Pronounced “VY-EN-SHTEFFAN”, the Weihenstephan brewery in Bavaria can trace its monastic roots back to the 8th century when Frankish bishop Saint Korbinian arrived in Freising, a northern suburb of Munich, and founded a church dedicated to Saint Stephen. This church eventually became a Benedictine abbey. Early documentation refers to a hop farmer on the property paying tithe to the abbey as early as 768—possibly an early catalyst for brewing. In 1040, Abbot Arnold of Weihenstephan first secured licensing from the city of Freising to brew and sell beer, making Weihenstephan the oldest operating brewery in the world!
Throughout its near millenium-long existence, the brewery that stands upon Weihenstephan hill has persevered through many wars, repeated plundering, at least four fires, three plagues, famine and even an earthquake. Fast forward to 1516, Duke Wilhelm IV of Bavaria issued the Reinheitsgebot—or Bavarian Purity Law—allowing only barley, hops, and water in the brewing of beer (the importance of yeast was not yet known). It was arguably the most notable regulation in the history of brewing, and although strict, raised the standard for which quality beer is brewed. Ripples of this law can still be felt throughout Germany today, and it helped lay the groundwork for the next five centuries of quality brewing at Weihenstephan.
In 1803 during the secularization of Germany, the monastery was dissolved and brewing rights were transferred to the state of Bavaria. Still operating under this governance today, things seem to only have improved. 1852, the Central Agricultural School from Schlessheim relocated to Weihenstephan, becoming the Agriculture and Brewing College. In 1907 the Weihenstephan research brewery was established, foreshadowing the school’s elevation to University status in 1920—and merger with the Technical University of Munich in 1930.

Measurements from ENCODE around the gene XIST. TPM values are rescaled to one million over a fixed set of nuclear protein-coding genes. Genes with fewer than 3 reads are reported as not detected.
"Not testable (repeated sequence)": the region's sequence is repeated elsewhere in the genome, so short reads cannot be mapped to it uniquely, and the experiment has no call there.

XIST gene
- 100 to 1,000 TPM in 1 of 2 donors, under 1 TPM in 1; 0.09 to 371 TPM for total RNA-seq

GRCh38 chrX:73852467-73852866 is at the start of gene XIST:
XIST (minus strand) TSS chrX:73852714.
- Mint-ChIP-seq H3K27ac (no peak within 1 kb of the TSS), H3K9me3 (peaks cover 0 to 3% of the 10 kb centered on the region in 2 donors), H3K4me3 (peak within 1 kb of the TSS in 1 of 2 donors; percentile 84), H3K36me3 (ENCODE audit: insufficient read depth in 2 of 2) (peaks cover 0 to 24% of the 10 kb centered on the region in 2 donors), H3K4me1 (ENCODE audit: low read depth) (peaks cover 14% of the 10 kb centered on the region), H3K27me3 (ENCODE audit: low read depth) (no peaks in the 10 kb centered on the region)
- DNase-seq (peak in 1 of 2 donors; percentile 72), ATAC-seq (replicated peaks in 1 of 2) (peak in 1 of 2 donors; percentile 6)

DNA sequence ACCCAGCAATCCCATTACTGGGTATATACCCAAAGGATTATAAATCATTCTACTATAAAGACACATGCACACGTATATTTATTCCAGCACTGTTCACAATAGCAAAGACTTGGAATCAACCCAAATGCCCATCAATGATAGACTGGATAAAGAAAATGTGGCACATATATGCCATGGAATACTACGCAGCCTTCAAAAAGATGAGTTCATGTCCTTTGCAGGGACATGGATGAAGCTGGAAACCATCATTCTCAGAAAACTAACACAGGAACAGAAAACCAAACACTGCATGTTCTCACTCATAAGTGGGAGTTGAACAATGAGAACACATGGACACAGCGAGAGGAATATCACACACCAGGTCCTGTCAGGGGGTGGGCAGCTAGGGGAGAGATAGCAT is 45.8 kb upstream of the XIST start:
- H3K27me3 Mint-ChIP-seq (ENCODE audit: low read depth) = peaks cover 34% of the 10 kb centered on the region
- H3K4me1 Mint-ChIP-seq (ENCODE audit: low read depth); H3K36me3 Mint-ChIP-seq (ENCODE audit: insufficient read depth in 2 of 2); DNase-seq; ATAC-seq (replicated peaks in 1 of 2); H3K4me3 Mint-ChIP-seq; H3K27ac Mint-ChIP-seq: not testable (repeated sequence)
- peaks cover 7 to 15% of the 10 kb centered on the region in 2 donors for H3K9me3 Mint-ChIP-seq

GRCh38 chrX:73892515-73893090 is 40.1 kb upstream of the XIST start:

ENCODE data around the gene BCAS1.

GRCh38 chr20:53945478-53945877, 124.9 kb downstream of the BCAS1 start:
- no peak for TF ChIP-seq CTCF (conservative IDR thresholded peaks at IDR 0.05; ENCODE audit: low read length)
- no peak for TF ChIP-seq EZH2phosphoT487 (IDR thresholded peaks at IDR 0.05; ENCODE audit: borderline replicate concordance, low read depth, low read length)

Today, the brewery and university at Weihenstephan are convincingly an epicenter of brewing knowledge. The campus features two large-scale breweries with well over 300,000 barrels annual output (our local favorites Summit, Schell’s and Surly each produced between 112-130,000 barrels last year for comparison), five small-scale research breweries and a distillery. The Weihenstephan yeast bank has amassed one of the world’s largest collections. Each year, the limited number of graduates in the university’s Brewing Science discipline immediately earn elite status in the brewing world.
Beyond the rich history and academia surrounding the Weihenstephan brewery, the beers are extraordinary examples of style and finesse. In the age of wild ingredients, gimmicks, and distracting marketing it’s important to remember that sometimes a small list of ingredients can make a big statement!
Weihenstephaner Original Helles—$10.99/6pk
Munich in a bottle. Clean malt and a mild, spicy hop note.
A pleasantly hop-forward pils with a dry, lip-smacking finish.
Weihenstephaner 1516 Kellerbier—$10.99/6pk
Naturally cloudy, with a mild, malt-forward profile.
Weihenstephaner Hefeweissbier—$10.00/6pk or $3.69/16.9oz
Fresh clove and banana notes envelope a full-bodied, yeasty hefeweizen.
Weihenstephaner Hefeweissbier Dunkel—$3.69/16.9oz
Notes of banana, caramel, chocolate, and nuts with a refreshing carbonation.
Weihenstephaner Vitus Weizenbock—$12.49/6pk
Full-bodied, with orange citrus, clove and banana. Creamy and round.
Weihenstephaner Korbinian Doppelbock—$3.69/16.9oz
Plum, figs, toffee and cocoa. Full maltiness that doesn’t overstay its welcome.